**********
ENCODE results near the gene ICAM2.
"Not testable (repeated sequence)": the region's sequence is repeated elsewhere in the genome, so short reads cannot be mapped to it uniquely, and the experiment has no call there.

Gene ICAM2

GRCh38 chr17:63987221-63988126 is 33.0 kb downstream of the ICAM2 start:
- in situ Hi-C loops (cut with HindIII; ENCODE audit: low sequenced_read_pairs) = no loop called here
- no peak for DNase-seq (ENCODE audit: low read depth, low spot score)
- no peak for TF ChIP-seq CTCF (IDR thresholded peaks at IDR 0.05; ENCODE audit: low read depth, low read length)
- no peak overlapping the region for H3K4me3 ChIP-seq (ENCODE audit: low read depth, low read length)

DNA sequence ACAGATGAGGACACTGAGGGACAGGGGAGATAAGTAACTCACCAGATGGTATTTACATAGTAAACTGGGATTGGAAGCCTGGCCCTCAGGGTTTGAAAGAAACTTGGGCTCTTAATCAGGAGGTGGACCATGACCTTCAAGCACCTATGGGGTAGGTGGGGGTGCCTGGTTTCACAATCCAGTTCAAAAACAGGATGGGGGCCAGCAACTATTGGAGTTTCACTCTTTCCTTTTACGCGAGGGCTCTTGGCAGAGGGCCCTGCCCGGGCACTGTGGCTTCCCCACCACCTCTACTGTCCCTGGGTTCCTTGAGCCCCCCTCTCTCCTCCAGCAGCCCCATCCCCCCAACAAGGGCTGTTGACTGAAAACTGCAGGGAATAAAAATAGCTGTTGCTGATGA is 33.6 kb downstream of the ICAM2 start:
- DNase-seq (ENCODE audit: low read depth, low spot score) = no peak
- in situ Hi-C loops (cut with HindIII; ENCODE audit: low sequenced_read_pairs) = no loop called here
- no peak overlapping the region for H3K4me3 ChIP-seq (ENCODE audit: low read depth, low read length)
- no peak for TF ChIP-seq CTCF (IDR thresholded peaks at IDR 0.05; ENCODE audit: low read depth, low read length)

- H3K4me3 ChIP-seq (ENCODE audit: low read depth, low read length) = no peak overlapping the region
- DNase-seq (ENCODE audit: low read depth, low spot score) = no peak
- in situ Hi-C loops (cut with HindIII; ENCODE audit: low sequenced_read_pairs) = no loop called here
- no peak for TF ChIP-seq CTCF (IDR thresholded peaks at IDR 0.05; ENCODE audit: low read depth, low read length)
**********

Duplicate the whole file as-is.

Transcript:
ENCODE results near the gene ICAM2.
"Not testable (repeated sequence)": the region's sequence is repeated elsewhere in the genome, so short reads cannot be mapped to it uniquely, and the experiment has no call there.

Gene ICAM2

GRCh38 chr17:63987221-63988126 is 33.0 kb downstream of the ICAM2 start:
- in situ Hi-C loops (cut with HindIII; ENCODE audit: low sequenced_read_pairs) = no loop called here
- no peak for DNase-seq (ENCODE audit: low read depth, low spot score)
- no peak for TF ChIP-seq CTCF (IDR thresholded peaks at IDR 0.05; ENCODE audit: low read depth, low read length)
- no peak overlapping the region for H3K4me3 ChIP-seq (ENCODE audit: low read depth, low read length)

DNA sequence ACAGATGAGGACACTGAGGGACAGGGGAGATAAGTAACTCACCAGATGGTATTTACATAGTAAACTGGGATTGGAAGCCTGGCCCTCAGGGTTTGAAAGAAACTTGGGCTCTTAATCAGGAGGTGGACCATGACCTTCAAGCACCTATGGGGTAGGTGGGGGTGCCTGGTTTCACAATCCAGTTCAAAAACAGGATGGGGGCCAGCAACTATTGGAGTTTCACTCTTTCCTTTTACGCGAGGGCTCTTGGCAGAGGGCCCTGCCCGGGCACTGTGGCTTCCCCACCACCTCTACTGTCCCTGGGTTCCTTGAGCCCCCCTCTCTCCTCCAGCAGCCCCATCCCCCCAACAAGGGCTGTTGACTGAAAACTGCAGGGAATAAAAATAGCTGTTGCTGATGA is 33.6 kb downstream of the ICAM2 start:
- DNase-seq (ENCODE audit: low read depth, low spot score) = no peak
- in situ Hi-C loops (cut with HindIII; ENCODE audit: low sequenced_read_pairs) = no loop called here
- no peak overlapping the region for H3K4me3 ChIP-seq (ENCODE audit: low read depth, low read length)
- no peak for TF ChIP-seq CTCF (IDR thresholded peaks at IDR 0.05; ENCODE audit: low read depth, low read length)

- H3K4me3 ChIP-seq (ENCODE audit: low read depth, low read length) = no peak overlapping the region
- DNase-seq (ENCODE audit: low read depth, low spot score) = no peak
- in situ Hi-C loops (cut with HindIII; ENCODE audit: low sequenced_read_pairs) = no loop called here
- no peak for TF ChIP-seq CTCF (IDR thresholded peaks at IDR 0.05; ENCODE audit: low read depth, low read length)